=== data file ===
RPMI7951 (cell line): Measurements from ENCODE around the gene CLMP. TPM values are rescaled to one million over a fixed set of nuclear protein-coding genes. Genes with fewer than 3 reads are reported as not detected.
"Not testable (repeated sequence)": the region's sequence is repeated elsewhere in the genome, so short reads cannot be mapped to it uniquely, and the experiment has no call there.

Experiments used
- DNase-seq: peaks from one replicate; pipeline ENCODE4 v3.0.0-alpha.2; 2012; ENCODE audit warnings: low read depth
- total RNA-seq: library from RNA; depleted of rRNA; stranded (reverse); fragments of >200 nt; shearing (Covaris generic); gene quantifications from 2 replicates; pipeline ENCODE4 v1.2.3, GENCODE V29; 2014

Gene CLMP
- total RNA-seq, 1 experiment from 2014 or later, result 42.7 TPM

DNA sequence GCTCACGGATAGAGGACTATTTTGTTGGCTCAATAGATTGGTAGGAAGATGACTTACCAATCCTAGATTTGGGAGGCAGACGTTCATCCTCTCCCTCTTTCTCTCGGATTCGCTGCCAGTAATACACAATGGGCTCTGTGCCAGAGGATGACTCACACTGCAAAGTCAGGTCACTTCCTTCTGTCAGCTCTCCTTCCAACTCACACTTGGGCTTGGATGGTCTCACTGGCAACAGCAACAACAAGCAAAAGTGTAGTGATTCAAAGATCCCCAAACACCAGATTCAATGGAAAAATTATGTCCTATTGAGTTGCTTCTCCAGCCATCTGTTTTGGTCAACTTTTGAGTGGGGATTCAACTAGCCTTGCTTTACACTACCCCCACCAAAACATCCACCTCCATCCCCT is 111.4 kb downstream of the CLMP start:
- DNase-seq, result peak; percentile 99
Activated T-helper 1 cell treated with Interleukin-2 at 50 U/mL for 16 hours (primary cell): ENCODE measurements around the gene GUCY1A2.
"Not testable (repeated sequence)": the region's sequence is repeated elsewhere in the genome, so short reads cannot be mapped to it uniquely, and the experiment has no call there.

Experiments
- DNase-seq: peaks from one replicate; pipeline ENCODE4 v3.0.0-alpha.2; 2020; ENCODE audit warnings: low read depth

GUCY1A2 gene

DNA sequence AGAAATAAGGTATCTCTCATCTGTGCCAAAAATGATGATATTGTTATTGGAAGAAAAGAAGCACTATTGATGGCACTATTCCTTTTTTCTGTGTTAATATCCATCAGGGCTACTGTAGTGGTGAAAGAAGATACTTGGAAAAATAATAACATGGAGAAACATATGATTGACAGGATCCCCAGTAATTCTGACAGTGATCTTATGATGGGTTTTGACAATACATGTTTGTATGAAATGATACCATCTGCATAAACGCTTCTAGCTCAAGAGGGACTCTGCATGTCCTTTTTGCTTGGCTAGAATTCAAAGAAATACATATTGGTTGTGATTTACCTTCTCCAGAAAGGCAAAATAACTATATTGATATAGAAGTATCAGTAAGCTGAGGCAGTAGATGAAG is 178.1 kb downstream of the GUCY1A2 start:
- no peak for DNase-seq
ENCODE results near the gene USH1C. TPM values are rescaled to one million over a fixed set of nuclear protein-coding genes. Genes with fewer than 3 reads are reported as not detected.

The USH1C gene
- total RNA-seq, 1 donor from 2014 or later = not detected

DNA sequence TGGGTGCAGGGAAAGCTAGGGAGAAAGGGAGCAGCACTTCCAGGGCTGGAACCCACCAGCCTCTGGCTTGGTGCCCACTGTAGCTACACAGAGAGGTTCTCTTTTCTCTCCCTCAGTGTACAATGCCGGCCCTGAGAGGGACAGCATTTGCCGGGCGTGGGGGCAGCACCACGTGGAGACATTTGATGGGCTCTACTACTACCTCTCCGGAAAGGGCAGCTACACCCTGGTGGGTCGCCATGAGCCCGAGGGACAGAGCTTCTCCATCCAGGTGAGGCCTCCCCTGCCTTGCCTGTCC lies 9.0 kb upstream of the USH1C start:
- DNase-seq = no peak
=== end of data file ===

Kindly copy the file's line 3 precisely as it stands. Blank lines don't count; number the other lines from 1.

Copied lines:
Experiments used